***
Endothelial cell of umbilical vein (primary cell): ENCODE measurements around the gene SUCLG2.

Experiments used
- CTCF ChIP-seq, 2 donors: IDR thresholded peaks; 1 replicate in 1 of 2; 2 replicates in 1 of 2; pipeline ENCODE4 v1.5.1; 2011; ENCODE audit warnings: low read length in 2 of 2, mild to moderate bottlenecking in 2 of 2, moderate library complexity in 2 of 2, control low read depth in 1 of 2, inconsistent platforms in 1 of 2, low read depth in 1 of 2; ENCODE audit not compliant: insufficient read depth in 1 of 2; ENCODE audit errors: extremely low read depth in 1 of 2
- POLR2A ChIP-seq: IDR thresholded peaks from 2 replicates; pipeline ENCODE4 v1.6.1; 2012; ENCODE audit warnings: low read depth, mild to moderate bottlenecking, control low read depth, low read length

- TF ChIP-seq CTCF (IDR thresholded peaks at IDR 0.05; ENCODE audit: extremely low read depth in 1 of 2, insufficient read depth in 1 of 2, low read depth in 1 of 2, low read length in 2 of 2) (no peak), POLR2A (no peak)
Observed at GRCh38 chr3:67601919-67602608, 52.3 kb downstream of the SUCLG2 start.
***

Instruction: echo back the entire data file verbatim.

Endothelial cell of umbilical vein (primary cell): ENCODE measurements around the gene SUCLG2.

Experiments used
- CTCF ChIP-seq, 2 donors: IDR thresholded peaks; 1 replicate in 1 of 2; 2 replicates in 1 of 2; pipeline ENCODE4 v1.5.1; 2011; ENCODE audit warnings: low read length in 2 of 2, mild to moderate bottlenecking in 2 of 2, moderate library complexity in 2 of 2, control low read depth in 1 of 2, inconsistent platforms in 1 of 2, low read depth in 1 of 2; ENCODE audit not compliant: insufficient read depth in 1 of 2; ENCODE audit errors: extremely low read depth in 1 of 2
- POLR2A ChIP-seq: IDR thresholded peaks from 2 replicates; pipeline ENCODE4 v1.6.1; 2012; ENCODE audit warnings: low read depth, mild to moderate bottlenecking, control low read depth, low read length

- TF ChIP-seq CTCF (IDR thresholded peaks at IDR 0.05; ENCODE audit: extremely low read depth in 1 of 2, insufficient read depth in 1 of 2, low read depth in 1 of 2, low read length in 2 of 2) (no peak), POLR2A (no peak)
Observed at GRCh38 chr3:67601919-67602608, 52.3 kb downstream of the SUCLG2 start.